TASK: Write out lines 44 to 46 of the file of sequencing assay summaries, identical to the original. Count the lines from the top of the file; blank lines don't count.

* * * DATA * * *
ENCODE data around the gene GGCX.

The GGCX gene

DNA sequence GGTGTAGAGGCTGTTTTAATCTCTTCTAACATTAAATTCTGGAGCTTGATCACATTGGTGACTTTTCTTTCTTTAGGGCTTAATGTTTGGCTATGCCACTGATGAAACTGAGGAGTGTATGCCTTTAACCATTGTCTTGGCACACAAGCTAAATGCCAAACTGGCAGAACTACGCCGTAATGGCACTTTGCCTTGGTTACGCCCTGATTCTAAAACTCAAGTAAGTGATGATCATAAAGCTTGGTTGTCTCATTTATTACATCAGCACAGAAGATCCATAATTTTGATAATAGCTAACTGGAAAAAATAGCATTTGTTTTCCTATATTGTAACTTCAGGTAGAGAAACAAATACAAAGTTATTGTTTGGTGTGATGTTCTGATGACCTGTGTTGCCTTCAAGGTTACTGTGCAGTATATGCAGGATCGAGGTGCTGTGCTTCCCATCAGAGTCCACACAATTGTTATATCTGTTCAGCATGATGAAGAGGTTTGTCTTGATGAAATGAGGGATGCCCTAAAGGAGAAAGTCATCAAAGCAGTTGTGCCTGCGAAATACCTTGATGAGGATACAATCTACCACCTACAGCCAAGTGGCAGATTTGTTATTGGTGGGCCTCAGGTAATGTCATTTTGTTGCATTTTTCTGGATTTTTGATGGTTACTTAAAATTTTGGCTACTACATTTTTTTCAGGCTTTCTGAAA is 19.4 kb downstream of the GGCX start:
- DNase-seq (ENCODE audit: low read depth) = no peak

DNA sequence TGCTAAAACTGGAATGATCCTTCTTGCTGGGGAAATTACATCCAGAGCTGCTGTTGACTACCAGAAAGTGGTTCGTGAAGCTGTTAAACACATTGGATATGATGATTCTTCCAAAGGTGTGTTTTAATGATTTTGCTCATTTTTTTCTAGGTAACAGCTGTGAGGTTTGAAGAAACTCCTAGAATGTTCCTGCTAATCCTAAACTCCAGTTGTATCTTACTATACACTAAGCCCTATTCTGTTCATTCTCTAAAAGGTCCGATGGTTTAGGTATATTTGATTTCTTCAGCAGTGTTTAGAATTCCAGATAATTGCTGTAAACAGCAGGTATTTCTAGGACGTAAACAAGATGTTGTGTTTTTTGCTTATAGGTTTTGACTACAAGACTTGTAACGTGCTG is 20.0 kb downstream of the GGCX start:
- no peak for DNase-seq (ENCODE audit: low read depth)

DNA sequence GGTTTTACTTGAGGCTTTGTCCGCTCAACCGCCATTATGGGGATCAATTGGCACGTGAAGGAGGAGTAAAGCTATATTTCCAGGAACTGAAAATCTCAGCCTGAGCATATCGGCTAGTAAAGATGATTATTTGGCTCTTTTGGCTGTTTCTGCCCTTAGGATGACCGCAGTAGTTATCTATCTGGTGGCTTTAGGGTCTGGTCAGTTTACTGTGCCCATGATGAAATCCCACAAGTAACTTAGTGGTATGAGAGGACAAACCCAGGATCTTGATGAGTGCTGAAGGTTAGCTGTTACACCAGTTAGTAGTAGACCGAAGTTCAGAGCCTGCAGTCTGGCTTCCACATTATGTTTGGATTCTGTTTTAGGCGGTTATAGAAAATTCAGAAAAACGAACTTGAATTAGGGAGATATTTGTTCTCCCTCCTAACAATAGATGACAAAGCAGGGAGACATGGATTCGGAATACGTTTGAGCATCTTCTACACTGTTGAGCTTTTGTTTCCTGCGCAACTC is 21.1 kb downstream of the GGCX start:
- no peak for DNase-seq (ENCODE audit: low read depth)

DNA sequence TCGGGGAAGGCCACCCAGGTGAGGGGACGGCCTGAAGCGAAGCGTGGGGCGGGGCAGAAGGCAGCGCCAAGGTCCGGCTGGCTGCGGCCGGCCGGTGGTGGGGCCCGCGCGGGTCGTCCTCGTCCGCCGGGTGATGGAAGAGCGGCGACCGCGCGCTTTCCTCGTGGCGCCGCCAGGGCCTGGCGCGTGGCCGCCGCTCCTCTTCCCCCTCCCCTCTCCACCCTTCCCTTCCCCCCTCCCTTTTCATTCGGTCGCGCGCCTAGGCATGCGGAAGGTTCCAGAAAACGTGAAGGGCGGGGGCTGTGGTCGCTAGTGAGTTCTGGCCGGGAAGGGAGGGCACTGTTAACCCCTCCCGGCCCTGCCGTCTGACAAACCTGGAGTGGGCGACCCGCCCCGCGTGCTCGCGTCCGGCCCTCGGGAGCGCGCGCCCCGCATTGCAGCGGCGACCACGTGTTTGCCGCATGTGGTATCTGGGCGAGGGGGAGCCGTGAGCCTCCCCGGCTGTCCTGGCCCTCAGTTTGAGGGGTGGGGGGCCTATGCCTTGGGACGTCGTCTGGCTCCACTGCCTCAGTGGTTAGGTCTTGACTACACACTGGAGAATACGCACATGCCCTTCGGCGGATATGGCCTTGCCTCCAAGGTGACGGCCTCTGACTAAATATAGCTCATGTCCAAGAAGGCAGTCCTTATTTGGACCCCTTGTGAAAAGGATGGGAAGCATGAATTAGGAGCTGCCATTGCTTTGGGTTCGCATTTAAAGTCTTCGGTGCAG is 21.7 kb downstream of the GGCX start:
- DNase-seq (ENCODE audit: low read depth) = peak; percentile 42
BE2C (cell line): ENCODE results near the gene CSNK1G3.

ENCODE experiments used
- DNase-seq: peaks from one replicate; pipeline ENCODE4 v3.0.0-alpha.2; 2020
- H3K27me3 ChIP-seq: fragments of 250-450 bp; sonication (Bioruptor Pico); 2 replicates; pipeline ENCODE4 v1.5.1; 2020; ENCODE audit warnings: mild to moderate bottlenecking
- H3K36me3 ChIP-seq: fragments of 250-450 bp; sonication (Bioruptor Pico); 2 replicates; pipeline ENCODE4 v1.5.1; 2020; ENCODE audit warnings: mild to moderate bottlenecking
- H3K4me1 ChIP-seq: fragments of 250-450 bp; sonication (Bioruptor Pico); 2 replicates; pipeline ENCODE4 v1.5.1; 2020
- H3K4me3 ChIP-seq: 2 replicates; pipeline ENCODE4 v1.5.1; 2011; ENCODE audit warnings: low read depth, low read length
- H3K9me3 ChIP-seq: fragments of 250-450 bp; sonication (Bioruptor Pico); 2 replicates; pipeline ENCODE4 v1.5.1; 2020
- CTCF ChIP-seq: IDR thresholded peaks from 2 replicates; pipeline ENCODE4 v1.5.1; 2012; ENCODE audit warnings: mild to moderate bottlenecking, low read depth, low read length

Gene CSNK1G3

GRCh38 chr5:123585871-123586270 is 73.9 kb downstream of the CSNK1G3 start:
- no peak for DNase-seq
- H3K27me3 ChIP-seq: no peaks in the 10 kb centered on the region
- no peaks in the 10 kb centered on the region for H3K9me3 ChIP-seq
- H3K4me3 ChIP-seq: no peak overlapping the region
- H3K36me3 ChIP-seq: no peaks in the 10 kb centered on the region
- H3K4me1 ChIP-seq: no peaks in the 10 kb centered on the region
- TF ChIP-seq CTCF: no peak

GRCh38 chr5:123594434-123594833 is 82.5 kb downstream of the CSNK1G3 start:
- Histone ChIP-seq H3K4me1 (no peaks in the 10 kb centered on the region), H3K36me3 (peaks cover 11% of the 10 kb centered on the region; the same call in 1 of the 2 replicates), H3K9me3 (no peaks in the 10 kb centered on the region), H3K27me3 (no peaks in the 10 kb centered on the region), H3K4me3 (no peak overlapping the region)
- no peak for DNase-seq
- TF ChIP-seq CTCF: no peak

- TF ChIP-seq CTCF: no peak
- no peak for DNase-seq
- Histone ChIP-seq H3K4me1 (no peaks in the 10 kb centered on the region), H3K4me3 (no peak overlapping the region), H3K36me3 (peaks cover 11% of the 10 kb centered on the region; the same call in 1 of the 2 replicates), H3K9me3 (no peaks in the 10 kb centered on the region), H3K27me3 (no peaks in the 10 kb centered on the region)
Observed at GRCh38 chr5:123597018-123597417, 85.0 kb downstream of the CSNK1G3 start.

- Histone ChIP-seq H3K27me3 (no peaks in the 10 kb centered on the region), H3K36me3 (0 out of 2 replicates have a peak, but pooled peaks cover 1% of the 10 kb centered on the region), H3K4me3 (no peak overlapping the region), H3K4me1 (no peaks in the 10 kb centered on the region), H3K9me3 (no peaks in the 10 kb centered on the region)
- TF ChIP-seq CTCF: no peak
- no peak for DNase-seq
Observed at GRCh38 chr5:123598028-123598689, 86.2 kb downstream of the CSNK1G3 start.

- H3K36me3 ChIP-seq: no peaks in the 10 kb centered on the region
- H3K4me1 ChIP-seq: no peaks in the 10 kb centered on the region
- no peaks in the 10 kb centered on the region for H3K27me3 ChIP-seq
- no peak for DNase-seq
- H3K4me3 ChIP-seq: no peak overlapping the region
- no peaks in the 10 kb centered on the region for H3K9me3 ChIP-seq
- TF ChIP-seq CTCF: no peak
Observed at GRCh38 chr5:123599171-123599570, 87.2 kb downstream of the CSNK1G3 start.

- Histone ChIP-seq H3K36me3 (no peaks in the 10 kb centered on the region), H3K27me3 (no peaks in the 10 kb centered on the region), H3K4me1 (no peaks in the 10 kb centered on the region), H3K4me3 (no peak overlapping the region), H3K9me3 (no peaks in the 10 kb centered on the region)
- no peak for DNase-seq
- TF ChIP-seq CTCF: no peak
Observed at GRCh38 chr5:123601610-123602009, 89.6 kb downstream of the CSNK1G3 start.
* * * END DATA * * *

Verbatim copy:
- no peak for DNase-seq
- H3K4me3 ChIP-seq: no peak overlapping the region
- no peaks in the 10 kb centered on the region for H3K9me3 ChIP-seq